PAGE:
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AUTHOR:  “Jordan Zoot.  “aBIZinaBOX Inc., CPA’s
PUBLISHER:  CANNABIS LAW REPORT

 

Cannabis Business Reality – Conference Agenda Mismatch – For those of you who read our post regularly, it is no surprise that we have been “beating a drum” over problems within the cannabis industry in California that focus on licensing and the underground market. Unfortunately, they are the reality problems and may not seem much like “news”. We thought it would be a worthwhile break to take a moment to note developments on other fronts. [We have written extensively in connection with our speculation about changes in the law at the Federal level [See Federal Legalization Then What? ] and we have commented “ad nauseam” regarding our views on the problems that California created for itself with licensing.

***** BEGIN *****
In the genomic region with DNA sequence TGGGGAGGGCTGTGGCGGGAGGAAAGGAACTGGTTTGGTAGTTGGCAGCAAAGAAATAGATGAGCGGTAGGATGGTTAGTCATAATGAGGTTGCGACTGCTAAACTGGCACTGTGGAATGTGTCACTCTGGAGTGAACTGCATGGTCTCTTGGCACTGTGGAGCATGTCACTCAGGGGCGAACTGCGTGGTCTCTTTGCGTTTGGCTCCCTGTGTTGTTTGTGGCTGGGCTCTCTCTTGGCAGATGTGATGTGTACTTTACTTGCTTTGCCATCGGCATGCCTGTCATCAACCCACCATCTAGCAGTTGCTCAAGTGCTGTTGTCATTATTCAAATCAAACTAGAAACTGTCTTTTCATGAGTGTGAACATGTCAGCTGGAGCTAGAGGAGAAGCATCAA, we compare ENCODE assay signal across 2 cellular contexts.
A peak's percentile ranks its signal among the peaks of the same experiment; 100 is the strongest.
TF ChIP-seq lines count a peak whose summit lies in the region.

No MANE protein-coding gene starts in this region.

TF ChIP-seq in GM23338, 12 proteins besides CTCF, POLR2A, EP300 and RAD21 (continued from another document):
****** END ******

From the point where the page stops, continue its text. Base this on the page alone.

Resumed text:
We have made some observations relating to how some of these problems might be corrected – most recently yesterday in Cannabis Lawyer – Dangerous? And previously in Carrot and Stick!  Rather than restate today’s news we will quote from two CNBC articles describing broad-based developments which is a practice we usually avoid.

“U.S. lawmakers weighed reforming pot laws in what advocates called a “historic” hearing Wednesday, with numerous members of Congress saying they wanted to loosen federal laws, even legalize marijuana.

“Marijuana decriminalization may be one of the very few issues upon which bipartisan agreement can still be reached in this session,” said Rep. Tom McClintock, R-Calif., adding “it ought to be crystal clear to everyone that our laws have not accomplished their goals.”